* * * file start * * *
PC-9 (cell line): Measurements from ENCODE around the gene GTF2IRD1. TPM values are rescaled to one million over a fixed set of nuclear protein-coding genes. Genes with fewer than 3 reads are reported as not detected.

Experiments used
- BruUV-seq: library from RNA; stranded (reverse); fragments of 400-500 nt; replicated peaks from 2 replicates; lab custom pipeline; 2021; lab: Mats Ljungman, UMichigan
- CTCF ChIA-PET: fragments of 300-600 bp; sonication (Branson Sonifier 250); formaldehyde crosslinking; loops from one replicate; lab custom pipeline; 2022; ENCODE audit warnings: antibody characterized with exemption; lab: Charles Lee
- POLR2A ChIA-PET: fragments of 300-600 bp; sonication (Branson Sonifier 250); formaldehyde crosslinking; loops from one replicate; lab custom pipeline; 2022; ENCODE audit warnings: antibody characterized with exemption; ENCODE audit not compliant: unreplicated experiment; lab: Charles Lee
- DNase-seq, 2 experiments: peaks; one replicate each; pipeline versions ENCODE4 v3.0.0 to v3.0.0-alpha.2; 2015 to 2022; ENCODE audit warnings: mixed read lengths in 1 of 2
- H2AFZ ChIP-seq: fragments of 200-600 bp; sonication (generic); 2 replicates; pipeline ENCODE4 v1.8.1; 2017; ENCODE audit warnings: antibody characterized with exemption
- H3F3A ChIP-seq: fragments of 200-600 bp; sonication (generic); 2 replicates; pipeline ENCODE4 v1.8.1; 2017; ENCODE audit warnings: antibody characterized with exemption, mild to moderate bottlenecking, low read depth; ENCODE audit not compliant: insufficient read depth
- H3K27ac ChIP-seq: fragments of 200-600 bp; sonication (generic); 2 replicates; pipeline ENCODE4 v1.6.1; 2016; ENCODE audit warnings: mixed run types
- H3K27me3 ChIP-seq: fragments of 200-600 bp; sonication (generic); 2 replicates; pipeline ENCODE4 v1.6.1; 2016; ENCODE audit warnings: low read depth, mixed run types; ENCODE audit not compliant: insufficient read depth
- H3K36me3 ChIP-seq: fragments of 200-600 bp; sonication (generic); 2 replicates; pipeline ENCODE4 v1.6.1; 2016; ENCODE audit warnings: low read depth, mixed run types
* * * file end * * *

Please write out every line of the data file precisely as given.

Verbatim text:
PC-9 (cell line): Measurements from ENCODE around the gene GTF2IRD1. TPM values are rescaled to one million over a fixed set of nuclear protein-coding genes. Genes with fewer than 3 reads are reported as not detected.

Experiments used
- BruUV-seq: library from RNA; stranded (reverse); fragments of 400-500 nt; replicated peaks from 2 replicates; lab custom pipeline; 2021; lab: Mats Ljungman, UMichigan
- CTCF ChIA-PET: fragments of 300-600 bp; sonication (Branson Sonifier 250); formaldehyde crosslinking; loops from one replicate; lab custom pipeline; 2022; ENCODE audit warnings: antibody characterized with exemption; lab: Charles Lee
- POLR2A ChIA-PET: fragments of 300-600 bp; sonication (Branson Sonifier 250); formaldehyde crosslinking; loops from one replicate; lab custom pipeline; 2022; ENCODE audit warnings: antibody characterized with exemption; ENCODE audit not compliant: unreplicated experiment; lab: Charles Lee
- DNase-seq, 2 experiments: peaks; one replicate each; pipeline versions ENCODE4 v3.0.0 to v3.0.0-alpha.2; 2015 to 2022; ENCODE audit warnings: mixed read lengths in 1 of 2
- H2AFZ ChIP-seq: fragments of 200-600 bp; sonication (generic); 2 replicates; pipeline ENCODE4 v1.8.1; 2017; ENCODE audit warnings: antibody characterized with exemption
- H3F3A ChIP-seq: fragments of 200-600 bp; sonication (generic); 2 replicates; pipeline ENCODE4 v1.8.1; 2017; ENCODE audit warnings: antibody characterized with exemption, mild to moderate bottlenecking, low read depth; ENCODE audit not compliant: insufficient read depth
- H3K27ac ChIP-seq: fragments of 200-600 bp; sonication (generic); 2 replicates; pipeline ENCODE4 v1.6.1; 2016; ENCODE audit warnings: mixed run types
- H3K27me3 ChIP-seq: fragments of 200-600 bp; sonication (generic); 2 replicates; pipeline ENCODE4 v1.6.1; 2016; ENCODE audit warnings: low read depth, mixed run types; ENCODE audit not compliant: insufficient read depth
- H3K36me3 ChIP-seq: fragments of 200-600 bp; sonication (generic); 2 replicates; pipeline ENCODE4 v1.6.1; 2016; ENCODE audit warnings: low read depth, mixed run types